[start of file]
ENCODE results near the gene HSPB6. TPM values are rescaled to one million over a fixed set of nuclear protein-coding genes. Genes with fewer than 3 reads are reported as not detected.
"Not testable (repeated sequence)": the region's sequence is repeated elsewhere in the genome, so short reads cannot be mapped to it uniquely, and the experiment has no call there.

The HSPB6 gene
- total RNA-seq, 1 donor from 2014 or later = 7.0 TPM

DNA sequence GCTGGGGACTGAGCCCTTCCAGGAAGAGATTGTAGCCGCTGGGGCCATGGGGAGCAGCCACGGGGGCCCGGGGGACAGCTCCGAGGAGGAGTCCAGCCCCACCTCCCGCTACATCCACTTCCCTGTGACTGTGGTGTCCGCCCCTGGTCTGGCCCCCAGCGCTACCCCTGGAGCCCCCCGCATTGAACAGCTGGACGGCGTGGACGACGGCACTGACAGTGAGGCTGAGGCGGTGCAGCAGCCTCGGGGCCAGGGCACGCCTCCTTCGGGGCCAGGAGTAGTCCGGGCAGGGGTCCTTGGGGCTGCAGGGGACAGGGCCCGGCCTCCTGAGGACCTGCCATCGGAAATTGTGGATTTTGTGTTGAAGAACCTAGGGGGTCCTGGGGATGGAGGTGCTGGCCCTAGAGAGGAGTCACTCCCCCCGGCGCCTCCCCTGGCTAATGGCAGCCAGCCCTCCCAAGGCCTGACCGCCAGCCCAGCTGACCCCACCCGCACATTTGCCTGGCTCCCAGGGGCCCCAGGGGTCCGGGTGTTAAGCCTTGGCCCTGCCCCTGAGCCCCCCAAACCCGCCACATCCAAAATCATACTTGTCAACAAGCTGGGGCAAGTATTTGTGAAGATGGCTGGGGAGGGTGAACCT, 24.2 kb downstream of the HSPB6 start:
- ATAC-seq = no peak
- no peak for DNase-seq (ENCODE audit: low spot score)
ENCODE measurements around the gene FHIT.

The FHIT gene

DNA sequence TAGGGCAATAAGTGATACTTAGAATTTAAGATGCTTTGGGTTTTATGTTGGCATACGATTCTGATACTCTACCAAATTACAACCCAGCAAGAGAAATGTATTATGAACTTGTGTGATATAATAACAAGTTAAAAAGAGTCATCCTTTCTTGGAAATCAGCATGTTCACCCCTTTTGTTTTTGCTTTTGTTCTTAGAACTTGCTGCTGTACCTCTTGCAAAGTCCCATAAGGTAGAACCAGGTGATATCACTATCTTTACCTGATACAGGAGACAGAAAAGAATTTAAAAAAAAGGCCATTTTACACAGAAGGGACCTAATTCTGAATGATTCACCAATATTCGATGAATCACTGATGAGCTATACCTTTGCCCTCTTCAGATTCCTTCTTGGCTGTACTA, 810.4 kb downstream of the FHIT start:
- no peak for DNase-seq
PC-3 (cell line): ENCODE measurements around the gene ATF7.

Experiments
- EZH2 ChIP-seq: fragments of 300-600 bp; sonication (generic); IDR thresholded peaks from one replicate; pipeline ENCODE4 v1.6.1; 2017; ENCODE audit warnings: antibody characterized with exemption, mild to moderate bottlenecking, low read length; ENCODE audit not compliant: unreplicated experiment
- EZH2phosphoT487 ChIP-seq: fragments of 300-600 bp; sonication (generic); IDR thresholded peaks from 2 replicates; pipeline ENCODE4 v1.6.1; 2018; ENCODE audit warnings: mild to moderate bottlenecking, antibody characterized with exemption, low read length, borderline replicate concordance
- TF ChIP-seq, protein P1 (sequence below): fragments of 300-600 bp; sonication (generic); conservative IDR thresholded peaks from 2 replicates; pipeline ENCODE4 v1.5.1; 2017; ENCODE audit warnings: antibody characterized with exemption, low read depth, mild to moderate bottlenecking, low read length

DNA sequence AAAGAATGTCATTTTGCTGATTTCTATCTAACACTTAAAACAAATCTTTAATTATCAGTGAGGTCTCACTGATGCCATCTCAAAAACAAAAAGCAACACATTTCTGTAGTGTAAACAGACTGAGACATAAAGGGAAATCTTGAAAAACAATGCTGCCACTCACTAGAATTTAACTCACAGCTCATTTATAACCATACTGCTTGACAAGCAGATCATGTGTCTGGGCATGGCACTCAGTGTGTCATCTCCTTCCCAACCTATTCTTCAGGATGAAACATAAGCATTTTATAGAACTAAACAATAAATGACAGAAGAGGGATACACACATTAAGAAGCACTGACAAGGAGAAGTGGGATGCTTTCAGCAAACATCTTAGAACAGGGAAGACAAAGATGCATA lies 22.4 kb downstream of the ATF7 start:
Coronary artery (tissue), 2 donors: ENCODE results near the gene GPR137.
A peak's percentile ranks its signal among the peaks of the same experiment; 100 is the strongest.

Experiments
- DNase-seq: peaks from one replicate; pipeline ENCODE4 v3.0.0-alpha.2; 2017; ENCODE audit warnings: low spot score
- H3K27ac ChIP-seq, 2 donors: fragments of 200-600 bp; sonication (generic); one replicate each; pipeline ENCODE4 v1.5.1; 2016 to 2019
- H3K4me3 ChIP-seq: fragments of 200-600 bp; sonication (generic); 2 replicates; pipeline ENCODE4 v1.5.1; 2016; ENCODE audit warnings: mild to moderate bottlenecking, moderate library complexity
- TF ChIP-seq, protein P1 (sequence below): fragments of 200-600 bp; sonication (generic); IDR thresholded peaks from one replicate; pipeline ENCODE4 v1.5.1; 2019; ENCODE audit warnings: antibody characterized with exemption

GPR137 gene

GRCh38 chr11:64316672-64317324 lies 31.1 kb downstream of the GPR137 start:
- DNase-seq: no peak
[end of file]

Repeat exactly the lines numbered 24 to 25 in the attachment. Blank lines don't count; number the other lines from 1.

- TF ChIP-seq, protein P1 (sequence below): fragments of 200-600 bp; sonication (generic); IDR thresholded peaks from one replicate; pipeline ENCODE4 v1.5.1; 2019; ENCODE audit warnings: antibody characterized with exemption

GPR137 gene